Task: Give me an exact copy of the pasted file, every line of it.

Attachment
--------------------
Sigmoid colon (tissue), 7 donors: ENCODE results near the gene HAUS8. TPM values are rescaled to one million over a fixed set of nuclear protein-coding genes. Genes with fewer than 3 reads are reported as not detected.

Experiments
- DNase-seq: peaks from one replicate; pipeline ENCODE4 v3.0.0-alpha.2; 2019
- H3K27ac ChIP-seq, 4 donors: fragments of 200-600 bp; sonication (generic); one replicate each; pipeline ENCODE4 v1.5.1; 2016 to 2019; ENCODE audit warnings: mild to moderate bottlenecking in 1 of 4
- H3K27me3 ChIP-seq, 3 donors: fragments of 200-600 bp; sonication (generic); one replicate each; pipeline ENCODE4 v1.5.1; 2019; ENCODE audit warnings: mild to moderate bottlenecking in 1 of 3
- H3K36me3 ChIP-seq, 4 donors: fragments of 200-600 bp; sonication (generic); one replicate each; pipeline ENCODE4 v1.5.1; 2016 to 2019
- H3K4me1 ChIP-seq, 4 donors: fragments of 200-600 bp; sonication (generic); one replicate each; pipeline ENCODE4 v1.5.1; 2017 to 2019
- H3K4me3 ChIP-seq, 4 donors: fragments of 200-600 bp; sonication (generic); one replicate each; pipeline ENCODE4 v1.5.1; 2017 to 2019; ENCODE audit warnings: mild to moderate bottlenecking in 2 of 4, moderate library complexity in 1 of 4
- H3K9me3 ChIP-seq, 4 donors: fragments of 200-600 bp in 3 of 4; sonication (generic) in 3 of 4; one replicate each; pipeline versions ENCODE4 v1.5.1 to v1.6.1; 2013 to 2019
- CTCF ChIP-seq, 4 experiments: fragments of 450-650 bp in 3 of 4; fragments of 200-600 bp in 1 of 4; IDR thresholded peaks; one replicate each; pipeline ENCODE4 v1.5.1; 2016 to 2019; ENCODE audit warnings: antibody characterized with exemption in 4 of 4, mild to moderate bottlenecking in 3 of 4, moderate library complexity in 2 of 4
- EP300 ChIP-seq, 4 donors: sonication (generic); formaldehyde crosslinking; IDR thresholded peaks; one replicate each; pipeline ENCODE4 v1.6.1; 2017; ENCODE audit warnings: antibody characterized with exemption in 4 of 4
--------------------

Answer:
Sigmoid colon (tissue), 7 donors: ENCODE results near the gene HAUS8. TPM values are rescaled to one million over a fixed set of nuclear protein-coding genes. Genes with fewer than 3 reads are reported as not detected.

Experiments
- DNase-seq: peaks from one replicate; pipeline ENCODE4 v3.0.0-alpha.2; 2019
- H3K27ac ChIP-seq, 4 donors: fragments of 200-600 bp; sonication (generic); one replicate each; pipeline ENCODE4 v1.5.1; 2016 to 2019; ENCODE audit warnings: mild to moderate bottlenecking in 1 of 4
- H3K27me3 ChIP-seq, 3 donors: fragments of 200-600 bp; sonication (generic); one replicate each; pipeline ENCODE4 v1.5.1; 2019; ENCODE audit warnings: mild to moderate bottlenecking in 1 of 3
- H3K36me3 ChIP-seq, 4 donors: fragments of 200-600 bp; sonication (generic); one replicate each; pipeline ENCODE4 v1.5.1; 2016 to 2019
- H3K4me1 ChIP-seq, 4 donors: fragments of 200-600 bp; sonication (generic); one replicate each; pipeline ENCODE4 v1.5.1; 2017 to 2019
- H3K4me3 ChIP-seq, 4 donors: fragments of 200-600 bp; sonication (generic); one replicate each; pipeline ENCODE4 v1.5.1; 2017 to 2019; ENCODE audit warnings: mild to moderate bottlenecking in 2 of 4, moderate library complexity in 1 of 4
- H3K9me3 ChIP-seq, 4 donors: fragments of 200-600 bp in 3 of 4; sonication (generic) in 3 of 4; one replicate each; pipeline versions ENCODE4 v1.5.1 to v1.6.1; 2013 to 2019
- CTCF ChIP-seq, 4 experiments: fragments of 450-650 bp in 3 of 4; fragments of 200-600 bp in 1 of 4; IDR thresholded peaks; one replicate each; pipeline ENCODE4 v1.5.1; 2016 to 2019; ENCODE audit warnings: antibody characterized with exemption in 4 of 4, mild to moderate bottlenecking in 3 of 4, moderate library complexity in 2 of 4
- EP300 ChIP-seq, 4 donors: sonication (generic); formaldehyde crosslinking; IDR thresholded peaks; one replicate each; pipeline ENCODE4 v1.6.1; 2017; ENCODE audit warnings: antibody characterized with exemption in 4 of 4